ROME – According to World Bank statistics, almost three-quarter of the world’s population today wasn’t even alive in 1974, when a Greek Melkite archbishop from Syria named Hilarion Capucci was arrested in Israel for smuggling Kalashnikovs, pistols, dynamite and detonators for the PLO, presumably for use against Israeli targets.
Capucci died in 2017, and while most people have forgotten his brief fling as a gun runner – or never knew about it in the first place, since they’re far too young – most Israelis certainly haven’t. (August 18, by the way, will be the 46th anniversary of his arrest, which ended in Capucci’s conviction by an Israeli court and then pardon four years later after a personal intervention by St. Paul VI.)
The historical footnotes comes to mind in light of new, heartfelt appeal for peace in the Holy Land issued by three retired Christian church leaders in Jerusalem – Patriarch Michele Sabbah of the Catholic Church, Anglican Bishop Riah Abu El Assal and Lutheran Bishop Munib A. Younan.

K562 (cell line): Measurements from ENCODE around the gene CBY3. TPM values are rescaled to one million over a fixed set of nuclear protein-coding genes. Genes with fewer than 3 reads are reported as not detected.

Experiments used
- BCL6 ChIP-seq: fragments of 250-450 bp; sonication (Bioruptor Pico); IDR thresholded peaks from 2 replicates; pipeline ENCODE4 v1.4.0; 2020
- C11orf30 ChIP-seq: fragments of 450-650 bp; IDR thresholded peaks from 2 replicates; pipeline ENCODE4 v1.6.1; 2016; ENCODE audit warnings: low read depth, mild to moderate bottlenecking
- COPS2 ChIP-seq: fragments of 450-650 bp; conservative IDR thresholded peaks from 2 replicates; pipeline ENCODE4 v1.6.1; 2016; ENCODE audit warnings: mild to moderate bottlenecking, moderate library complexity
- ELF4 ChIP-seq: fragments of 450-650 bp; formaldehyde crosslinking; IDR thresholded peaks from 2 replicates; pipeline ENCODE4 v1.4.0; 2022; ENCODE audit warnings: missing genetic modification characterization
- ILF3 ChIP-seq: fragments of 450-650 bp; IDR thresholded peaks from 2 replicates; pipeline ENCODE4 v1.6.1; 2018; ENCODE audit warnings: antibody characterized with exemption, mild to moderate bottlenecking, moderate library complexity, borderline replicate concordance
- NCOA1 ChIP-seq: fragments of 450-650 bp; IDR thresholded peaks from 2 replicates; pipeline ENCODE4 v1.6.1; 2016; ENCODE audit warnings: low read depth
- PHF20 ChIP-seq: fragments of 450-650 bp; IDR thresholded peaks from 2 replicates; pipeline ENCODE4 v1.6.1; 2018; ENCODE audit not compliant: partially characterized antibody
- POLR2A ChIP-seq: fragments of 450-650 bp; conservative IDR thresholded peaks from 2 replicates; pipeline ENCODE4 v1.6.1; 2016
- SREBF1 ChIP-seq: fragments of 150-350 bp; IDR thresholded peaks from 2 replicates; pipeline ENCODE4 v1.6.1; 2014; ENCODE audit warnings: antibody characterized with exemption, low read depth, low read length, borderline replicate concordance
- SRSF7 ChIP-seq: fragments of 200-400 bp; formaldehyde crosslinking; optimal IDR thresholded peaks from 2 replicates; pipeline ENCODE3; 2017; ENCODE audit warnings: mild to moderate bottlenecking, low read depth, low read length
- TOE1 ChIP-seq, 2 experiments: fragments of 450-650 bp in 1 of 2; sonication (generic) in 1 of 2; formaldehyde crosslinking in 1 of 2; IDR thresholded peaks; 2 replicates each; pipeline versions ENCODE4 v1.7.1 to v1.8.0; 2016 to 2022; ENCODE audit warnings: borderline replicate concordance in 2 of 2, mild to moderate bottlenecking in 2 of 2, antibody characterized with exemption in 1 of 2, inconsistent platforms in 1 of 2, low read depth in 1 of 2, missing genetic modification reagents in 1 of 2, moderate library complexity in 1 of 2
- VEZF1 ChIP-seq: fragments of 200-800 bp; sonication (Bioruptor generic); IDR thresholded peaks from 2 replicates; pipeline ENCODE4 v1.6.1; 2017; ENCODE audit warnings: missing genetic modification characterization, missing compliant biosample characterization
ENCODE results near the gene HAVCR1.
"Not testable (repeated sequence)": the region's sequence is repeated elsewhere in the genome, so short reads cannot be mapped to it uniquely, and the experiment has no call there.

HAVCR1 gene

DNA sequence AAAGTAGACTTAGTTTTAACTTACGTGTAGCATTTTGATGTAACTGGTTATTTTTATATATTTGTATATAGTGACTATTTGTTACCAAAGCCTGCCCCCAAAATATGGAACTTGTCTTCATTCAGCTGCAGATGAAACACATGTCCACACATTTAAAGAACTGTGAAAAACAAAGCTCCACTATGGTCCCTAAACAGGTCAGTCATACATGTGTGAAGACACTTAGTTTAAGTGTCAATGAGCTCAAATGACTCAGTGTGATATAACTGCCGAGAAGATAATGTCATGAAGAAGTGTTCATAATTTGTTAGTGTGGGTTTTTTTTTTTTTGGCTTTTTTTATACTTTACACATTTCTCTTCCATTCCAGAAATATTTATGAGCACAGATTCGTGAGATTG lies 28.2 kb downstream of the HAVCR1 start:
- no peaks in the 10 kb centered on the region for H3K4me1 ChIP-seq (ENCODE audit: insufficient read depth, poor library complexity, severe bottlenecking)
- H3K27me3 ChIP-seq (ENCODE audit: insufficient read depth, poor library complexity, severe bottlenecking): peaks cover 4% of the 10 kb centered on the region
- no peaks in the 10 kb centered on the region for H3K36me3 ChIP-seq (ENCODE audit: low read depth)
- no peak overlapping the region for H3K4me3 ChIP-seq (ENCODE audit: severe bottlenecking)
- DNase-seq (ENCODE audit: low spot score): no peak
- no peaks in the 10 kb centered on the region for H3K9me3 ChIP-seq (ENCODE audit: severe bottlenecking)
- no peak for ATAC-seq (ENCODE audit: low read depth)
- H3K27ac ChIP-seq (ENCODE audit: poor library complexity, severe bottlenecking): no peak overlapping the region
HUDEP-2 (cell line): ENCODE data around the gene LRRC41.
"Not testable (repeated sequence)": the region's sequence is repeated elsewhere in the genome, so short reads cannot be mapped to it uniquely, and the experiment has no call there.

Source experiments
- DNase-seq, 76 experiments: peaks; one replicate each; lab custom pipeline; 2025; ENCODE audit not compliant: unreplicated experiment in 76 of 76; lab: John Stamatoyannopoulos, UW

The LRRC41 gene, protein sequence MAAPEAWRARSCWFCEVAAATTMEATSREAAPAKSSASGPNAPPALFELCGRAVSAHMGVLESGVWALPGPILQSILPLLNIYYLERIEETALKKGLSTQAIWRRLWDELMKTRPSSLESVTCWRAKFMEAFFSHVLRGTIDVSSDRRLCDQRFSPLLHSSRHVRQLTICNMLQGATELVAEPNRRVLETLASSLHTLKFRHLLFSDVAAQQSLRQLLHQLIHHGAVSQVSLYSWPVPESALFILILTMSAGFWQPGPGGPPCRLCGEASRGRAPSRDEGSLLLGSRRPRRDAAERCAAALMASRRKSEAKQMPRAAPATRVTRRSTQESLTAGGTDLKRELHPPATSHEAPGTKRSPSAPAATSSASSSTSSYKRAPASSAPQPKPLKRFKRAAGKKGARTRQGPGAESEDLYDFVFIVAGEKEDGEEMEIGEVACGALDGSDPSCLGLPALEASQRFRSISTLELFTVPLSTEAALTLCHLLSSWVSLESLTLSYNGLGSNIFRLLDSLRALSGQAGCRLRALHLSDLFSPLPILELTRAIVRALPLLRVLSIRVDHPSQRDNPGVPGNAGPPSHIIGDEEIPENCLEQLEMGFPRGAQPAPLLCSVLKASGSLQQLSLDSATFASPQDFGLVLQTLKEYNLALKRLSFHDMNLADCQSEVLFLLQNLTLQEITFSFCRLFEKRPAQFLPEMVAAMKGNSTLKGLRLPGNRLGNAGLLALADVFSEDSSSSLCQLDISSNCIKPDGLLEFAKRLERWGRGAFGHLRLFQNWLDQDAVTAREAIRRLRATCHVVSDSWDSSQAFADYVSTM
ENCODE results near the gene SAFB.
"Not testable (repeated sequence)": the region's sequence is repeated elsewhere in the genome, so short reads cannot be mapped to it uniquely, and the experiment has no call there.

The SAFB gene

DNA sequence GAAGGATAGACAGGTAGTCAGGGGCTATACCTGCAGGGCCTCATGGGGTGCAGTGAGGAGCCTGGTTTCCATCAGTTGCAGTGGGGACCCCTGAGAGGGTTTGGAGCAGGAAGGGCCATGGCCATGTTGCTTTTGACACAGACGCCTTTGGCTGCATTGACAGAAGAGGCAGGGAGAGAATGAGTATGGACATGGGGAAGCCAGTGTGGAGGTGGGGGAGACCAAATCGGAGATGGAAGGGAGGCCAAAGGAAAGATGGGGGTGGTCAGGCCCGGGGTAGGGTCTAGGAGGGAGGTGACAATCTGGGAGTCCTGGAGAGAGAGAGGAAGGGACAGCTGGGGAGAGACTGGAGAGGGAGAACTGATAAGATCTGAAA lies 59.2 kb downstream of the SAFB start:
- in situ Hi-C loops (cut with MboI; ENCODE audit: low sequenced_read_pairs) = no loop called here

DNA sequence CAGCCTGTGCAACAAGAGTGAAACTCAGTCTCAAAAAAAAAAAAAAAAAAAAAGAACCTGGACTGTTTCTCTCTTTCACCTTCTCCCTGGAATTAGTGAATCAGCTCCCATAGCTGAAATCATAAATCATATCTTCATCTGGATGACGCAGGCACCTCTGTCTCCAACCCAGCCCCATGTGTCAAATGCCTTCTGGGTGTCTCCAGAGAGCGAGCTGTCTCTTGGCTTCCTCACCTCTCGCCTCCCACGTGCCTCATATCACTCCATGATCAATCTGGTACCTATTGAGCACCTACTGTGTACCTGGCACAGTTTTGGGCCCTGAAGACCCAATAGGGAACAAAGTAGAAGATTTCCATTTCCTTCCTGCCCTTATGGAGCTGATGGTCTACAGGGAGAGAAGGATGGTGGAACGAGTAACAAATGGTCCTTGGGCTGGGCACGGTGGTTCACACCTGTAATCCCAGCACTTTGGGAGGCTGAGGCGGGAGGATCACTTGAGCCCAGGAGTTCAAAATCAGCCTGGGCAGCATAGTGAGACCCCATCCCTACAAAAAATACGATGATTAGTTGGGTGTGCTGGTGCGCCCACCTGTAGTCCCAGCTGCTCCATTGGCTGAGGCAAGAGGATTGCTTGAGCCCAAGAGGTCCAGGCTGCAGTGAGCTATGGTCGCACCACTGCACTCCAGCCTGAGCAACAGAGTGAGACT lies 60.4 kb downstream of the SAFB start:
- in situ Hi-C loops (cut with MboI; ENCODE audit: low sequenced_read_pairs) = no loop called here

“The Holy Land is in flames, in a situation of war, and its holiness must be restored,” the three leaders wrote.
“The land of God asks all churches, governments and persons of good will to act to put an end to this tragedy,” the retired church leaders said.
In principle, the appeal is designed as a non-partisan, pastoral cri de coeur. In an effort to be even-headed, the three prelates insist both that Israel must have security and Palestine must have independence, so that the two states may live side-by-side in “peace, justice, equity and democracy.”
The text also amounts to an exhortation that the peace process not be forgotten amid the disruptions of the coronavirus.
“We too share this universal affliction, and we beg God to have mercy and give healing to all,” they write. But they add that they’re also worried for the “old illness” of the Holy Land in particular, and the “suffering and injustices imposed on its people.”
In reality, however, “non-political” probably is not how most Israelis will take the appeal, and therein lies the rub.